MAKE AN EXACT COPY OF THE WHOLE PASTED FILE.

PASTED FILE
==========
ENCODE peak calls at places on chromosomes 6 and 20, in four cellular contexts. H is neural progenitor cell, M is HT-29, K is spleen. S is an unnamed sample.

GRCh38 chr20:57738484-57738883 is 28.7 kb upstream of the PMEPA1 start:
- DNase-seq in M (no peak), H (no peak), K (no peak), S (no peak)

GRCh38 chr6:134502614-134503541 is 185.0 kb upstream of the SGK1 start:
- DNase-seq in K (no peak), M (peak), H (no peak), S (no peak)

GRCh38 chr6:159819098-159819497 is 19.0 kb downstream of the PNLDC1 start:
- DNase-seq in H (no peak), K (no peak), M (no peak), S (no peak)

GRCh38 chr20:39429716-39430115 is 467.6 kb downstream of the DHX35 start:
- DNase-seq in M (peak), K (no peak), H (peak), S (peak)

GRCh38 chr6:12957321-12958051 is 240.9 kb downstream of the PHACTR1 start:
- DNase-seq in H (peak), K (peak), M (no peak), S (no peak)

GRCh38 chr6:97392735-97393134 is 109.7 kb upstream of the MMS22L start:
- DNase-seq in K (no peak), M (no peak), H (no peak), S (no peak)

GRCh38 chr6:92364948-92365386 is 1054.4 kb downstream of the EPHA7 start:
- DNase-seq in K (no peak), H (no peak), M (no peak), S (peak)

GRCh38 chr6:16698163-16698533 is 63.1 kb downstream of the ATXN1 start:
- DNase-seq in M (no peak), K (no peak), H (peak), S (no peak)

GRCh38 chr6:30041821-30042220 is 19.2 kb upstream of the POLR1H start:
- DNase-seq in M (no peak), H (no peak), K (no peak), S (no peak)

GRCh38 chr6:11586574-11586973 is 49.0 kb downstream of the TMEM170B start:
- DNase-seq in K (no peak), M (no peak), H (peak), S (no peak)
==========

ENCODE peak calls at places on chromosomes 6 and 20, in four cellular contexts. H is neural progenitor cell, M is HT-29, K is spleen. S is an unnamed sample.

GRCh38 chr20:57738484-57738883 is 28.7 kb upstream of the PMEPA1 start:
- DNase-seq in M (no peak), H (no peak), K (no peak), S (no peak)

GRCh38 chr6:134502614-134503541 is 185.0 kb upstream of the SGK1 start:
- DNase-seq in K (no peak), M (peak), H (no peak), S (no peak)

GRCh38 chr6:159819098-159819497 is 19.0 kb downstream of the PNLDC1 start:
- DNase-seq in H (no peak), K (no peak), M (no peak), S (no peak)

GRCh38 chr20:39429716-39430115 is 467.6 kb downstream of the DHX35 start:
- DNase-seq in M (peak), K (no peak), H (peak), S (peak)

GRCh38 chr6:12957321-12958051 is 240.9 kb downstream of the PHACTR1 start:
- DNase-seq in H (peak), K (peak), M (no peak), S (no peak)

GRCh38 chr6:97392735-97393134 is 109.7 kb upstream of the MMS22L start:
- DNase-seq in K (no peak), M (no peak), H (no peak), S (no peak)

GRCh38 chr6:92364948-92365386 is 1054.4 kb downstream of the EPHA7 start:
- DNase-seq in K (no peak), H (no peak), M (no peak), S (peak)

GRCh38 chr6:16698163-16698533 is 63.1 kb downstream of the ATXN1 start:
- DNase-seq in M (no peak), K (no peak), H (peak), S (no peak)

GRCh38 chr6:30041821-30042220 is 19.2 kb upstream of the POLR1H start:
- DNase-seq in M (no peak), H (no peak), K (no peak), S (no peak)

GRCh38 chr6:11586574-11586973 is 49.0 kb downstream of the TMEM170B start:
- DNase-seq in K (no peak), M (no peak), H (peak), S (no peak)